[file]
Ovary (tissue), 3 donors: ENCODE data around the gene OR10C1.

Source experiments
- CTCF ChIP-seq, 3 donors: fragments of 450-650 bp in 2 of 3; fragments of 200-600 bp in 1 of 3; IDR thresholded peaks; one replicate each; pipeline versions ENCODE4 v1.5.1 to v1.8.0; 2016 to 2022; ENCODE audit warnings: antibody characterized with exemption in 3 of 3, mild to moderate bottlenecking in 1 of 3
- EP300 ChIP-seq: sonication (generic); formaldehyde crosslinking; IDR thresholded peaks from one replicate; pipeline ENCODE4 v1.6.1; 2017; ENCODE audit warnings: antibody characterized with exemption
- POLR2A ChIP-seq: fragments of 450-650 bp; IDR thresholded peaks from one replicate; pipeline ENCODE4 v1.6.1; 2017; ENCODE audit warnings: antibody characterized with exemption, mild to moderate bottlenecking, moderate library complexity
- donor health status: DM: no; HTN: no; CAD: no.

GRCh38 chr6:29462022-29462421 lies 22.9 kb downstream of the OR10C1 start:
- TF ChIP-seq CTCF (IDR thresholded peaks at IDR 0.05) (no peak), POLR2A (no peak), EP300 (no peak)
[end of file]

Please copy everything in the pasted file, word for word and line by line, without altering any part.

Ovary (tissue), 3 donors: ENCODE data around the gene OR10C1.

Source experiments
- CTCF ChIP-seq, 3 donors: fragments of 450-650 bp in 2 of 3; fragments of 200-600 bp in 1 of 3; IDR thresholded peaks; one replicate each; pipeline versions ENCODE4 v1.5.1 to v1.8.0; 2016 to 2022; ENCODE audit warnings: antibody characterized with exemption in 3 of 3, mild to moderate bottlenecking in 1 of 3
- EP300 ChIP-seq: sonication (generic); formaldehyde crosslinking; IDR thresholded peaks from one replicate; pipeline ENCODE4 v1.6.1; 2017; ENCODE audit warnings: antibody characterized with exemption
- POLR2A ChIP-seq: fragments of 450-650 bp; IDR thresholded peaks from one replicate; pipeline ENCODE4 v1.6.1; 2017; ENCODE audit warnings: antibody characterized with exemption, mild to moderate bottlenecking, moderate library complexity
- donor health status: DM: no; HTN: no; CAD: no.

GRCh38 chr6:29462022-29462421 lies 22.9 kb downstream of the OR10C1 start:
- TF ChIP-seq CTCF (IDR thresholded peaks at IDR 0.05) (no peak), POLR2A (no peak), EP300 (no peak)